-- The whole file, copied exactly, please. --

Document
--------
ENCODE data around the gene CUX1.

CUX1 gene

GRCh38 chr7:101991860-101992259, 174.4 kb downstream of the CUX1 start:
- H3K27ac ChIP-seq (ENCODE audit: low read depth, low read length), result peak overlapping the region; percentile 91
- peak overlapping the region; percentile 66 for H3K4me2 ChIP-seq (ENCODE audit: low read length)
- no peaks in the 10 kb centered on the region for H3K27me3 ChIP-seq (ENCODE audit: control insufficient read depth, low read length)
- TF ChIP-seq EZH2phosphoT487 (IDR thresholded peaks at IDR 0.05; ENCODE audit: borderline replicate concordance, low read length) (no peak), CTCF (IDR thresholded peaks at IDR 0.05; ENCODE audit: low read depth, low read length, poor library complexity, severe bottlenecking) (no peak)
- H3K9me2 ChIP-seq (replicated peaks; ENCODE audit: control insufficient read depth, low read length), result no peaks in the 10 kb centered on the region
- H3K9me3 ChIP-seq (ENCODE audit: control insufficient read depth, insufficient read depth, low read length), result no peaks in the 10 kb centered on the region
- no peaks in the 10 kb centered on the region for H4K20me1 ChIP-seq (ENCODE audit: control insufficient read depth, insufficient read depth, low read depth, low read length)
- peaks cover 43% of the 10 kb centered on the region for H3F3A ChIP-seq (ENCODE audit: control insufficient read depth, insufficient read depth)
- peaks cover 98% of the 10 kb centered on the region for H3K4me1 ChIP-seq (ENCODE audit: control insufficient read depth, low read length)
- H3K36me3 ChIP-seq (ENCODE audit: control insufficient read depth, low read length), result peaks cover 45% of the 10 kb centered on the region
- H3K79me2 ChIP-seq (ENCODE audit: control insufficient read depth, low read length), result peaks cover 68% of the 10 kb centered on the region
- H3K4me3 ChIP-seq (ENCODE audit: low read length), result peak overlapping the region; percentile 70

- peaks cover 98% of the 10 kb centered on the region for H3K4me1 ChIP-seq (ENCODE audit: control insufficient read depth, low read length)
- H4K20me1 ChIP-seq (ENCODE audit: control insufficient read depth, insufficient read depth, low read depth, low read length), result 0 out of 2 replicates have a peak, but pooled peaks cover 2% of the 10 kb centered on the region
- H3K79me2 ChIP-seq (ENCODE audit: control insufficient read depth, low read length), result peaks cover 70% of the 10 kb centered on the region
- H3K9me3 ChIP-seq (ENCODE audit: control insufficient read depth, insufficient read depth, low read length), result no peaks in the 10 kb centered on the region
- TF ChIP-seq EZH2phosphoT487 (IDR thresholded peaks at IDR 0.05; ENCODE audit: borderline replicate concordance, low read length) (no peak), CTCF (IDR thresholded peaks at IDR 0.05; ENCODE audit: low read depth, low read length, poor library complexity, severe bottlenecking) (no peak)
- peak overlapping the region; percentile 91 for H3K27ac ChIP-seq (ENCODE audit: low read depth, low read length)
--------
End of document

ENCODE data around the gene CUX1.

CUX1 gene

GRCh38 chr7:101991860-101992259, 174.4 kb downstream of the CUX1 start:
- H3K27ac ChIP-seq (ENCODE audit: low read depth, low read length), result peak overlapping the region; percentile 91
- peak overlapping the region; percentile 66 for H3K4me2 ChIP-seq (ENCODE audit: low read length)
- no peaks in the 10 kb centered on the region for H3K27me3 ChIP-seq (ENCODE audit: control insufficient read depth, low read length)
- TF ChIP-seq EZH2phosphoT487 (IDR thresholded peaks at IDR 0.05; ENCODE audit: borderline replicate concordance, low read length) (no peak), CTCF (IDR thresholded peaks at IDR 0.05; ENCODE audit: low read depth, low read length, poor library complexity, severe bottlenecking) (no peak)
- H3K9me2 ChIP-seq (replicated peaks; ENCODE audit: control insufficient read depth, low read length), result no peaks in the 10 kb centered on the region
- H3K9me3 ChIP-seq (ENCODE audit: control insufficient read depth, insufficient read depth, low read length), result no peaks in the 10 kb centered on the region
- no peaks in the 10 kb centered on the region for H4K20me1 ChIP-seq (ENCODE audit: control insufficient read depth, insufficient read depth, low read depth, low read length)
- peaks cover 43% of the 10 kb centered on the region for H3F3A ChIP-seq (ENCODE audit: control insufficient read depth, insufficient read depth)
- peaks cover 98% of the 10 kb centered on the region for H3K4me1 ChIP-seq (ENCODE audit: control insufficient read depth, low read length)
- H3K36me3 ChIP-seq (ENCODE audit: control insufficient read depth, low read length), result peaks cover 45% of the 10 kb centered on the region
- H3K79me2 ChIP-seq (ENCODE audit: control insufficient read depth, low read length), result peaks cover 68% of the 10 kb centered on the region
- H3K4me3 ChIP-seq (ENCODE audit: low read length), result peak overlapping the region; percentile 70

- peaks cover 98% of the 10 kb centered on the region for H3K4me1 ChIP-seq (ENCODE audit: control insufficient read depth, low read length)
- H4K20me1 ChIP-seq (ENCODE audit: control insufficient read depth, insufficient read depth, low read depth, low read length), result 0 out of 2 replicates have a peak, but pooled peaks cover 2% of the 10 kb centered on the region
- H3K79me2 ChIP-seq (ENCODE audit: control insufficient read depth, low read length), result peaks cover 70% of the 10 kb centered on the region
- H3K9me3 ChIP-seq (ENCODE audit: control insufficient read depth, insufficient read depth, low read length), result no peaks in the 10 kb centered on the region
- TF ChIP-seq EZH2phosphoT487 (IDR thresholded peaks at IDR 0.05; ENCODE audit: borderline replicate concordance, low read length) (no peak), CTCF (IDR thresholded peaks at IDR 0.05; ENCODE audit: low read depth, low read length, poor library complexity, severe bottlenecking) (no peak)
- peak overlapping the region; percentile 91 for H3K27ac ChIP-seq (ENCODE audit: low read depth, low read length)